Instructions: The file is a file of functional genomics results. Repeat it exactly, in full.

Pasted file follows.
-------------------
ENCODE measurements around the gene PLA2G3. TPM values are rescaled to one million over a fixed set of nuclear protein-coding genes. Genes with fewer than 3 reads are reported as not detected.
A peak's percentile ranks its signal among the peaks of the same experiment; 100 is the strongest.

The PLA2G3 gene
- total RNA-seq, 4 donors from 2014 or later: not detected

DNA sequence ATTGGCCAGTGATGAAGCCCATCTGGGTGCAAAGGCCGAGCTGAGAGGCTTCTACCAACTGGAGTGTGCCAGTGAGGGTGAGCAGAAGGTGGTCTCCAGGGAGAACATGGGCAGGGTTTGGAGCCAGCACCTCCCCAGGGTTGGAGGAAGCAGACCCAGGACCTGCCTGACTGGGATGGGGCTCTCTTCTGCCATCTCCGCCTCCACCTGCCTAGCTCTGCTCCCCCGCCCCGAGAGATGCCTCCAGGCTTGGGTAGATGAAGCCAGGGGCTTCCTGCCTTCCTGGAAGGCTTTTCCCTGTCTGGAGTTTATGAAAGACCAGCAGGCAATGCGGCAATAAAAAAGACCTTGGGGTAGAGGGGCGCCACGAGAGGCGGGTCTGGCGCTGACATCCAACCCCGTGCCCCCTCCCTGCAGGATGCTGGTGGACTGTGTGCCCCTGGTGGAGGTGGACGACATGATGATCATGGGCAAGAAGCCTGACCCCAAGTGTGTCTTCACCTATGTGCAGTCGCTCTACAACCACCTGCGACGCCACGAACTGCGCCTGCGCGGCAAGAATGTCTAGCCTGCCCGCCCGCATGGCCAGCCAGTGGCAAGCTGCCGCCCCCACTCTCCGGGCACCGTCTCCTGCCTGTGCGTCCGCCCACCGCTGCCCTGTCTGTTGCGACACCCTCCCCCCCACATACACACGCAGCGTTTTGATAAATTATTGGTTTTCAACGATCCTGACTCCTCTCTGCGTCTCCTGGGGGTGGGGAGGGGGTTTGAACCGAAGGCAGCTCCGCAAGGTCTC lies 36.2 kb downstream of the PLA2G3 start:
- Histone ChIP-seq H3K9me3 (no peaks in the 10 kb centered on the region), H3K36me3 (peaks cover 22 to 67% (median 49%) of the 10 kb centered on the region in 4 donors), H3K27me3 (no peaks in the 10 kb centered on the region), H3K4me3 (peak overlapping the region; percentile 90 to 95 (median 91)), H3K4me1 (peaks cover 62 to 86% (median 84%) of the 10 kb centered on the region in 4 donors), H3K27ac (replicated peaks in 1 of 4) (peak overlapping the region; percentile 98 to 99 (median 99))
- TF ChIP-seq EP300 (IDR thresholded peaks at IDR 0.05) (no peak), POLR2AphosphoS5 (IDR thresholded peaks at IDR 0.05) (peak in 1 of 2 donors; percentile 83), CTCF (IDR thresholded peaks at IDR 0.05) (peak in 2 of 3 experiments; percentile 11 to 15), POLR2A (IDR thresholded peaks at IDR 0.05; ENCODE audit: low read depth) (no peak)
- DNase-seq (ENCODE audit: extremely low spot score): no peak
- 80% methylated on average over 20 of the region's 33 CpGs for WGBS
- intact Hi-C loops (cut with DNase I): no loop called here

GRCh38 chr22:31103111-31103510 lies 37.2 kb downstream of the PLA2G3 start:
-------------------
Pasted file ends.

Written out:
ENCODE measurements around the gene PLA2G3. TPM values are rescaled to one million over a fixed set of nuclear protein-coding genes. Genes with fewer than 3 reads are reported as not detected.
A peak's percentile ranks its signal among the peaks of the same experiment; 100 is the strongest.

The PLA2G3 gene
- total RNA-seq, 4 donors from 2014 or later: not detected

DNA sequence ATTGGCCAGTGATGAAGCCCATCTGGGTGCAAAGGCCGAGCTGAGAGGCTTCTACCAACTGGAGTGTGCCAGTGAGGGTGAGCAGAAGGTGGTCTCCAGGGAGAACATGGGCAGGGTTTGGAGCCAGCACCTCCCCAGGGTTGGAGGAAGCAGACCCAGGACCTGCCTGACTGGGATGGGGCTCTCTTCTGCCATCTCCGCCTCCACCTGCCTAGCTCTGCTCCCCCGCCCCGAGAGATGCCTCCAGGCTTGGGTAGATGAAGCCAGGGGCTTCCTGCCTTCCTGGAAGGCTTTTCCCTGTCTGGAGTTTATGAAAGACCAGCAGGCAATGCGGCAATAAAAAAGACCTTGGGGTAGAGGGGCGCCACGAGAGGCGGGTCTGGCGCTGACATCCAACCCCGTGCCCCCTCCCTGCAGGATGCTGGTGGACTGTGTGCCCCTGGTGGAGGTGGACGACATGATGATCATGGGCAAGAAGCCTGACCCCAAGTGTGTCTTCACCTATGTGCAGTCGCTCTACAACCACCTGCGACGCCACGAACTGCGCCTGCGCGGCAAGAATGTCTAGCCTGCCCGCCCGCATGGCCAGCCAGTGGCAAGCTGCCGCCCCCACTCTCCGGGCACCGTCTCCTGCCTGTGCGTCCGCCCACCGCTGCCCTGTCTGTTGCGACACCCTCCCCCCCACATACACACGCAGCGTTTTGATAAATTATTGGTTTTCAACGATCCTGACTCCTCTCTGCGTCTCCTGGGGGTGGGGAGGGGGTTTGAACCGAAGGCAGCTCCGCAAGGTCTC lies 36.2 kb downstream of the PLA2G3 start:
- Histone ChIP-seq H3K9me3 (no peaks in the 10 kb centered on the region), H3K36me3 (peaks cover 22 to 67% (median 49%) of the 10 kb centered on the region in 4 donors), H3K27me3 (no peaks in the 10 kb centered on the region), H3K4me3 (peak overlapping the region; percentile 90 to 95 (median 91)), H3K4me1 (peaks cover 62 to 86% (median 84%) of the 10 kb centered on the region in 4 donors), H3K27ac (replicated peaks in 1 of 4) (peak overlapping the region; percentile 98 to 99 (median 99))
- TF ChIP-seq EP300 (IDR thresholded peaks at IDR 0.05) (no peak), POLR2AphosphoS5 (IDR thresholded peaks at IDR 0.05) (peak in 1 of 2 donors; percentile 83), CTCF (IDR thresholded peaks at IDR 0.05) (peak in 2 of 3 experiments; percentile 11 to 15), POLR2A (IDR thresholded peaks at IDR 0.05; ENCODE audit: low read depth) (no peak)
- DNase-seq (ENCODE audit: extremely low spot score): no peak
- 80% methylated on average over 20 of the region's 33 CpGs for WGBS
- intact Hi-C loops (cut with DNase I): no loop called here

GRCh38 chr22:31103111-31103510 lies 37.2 kb downstream of the PLA2G3 start: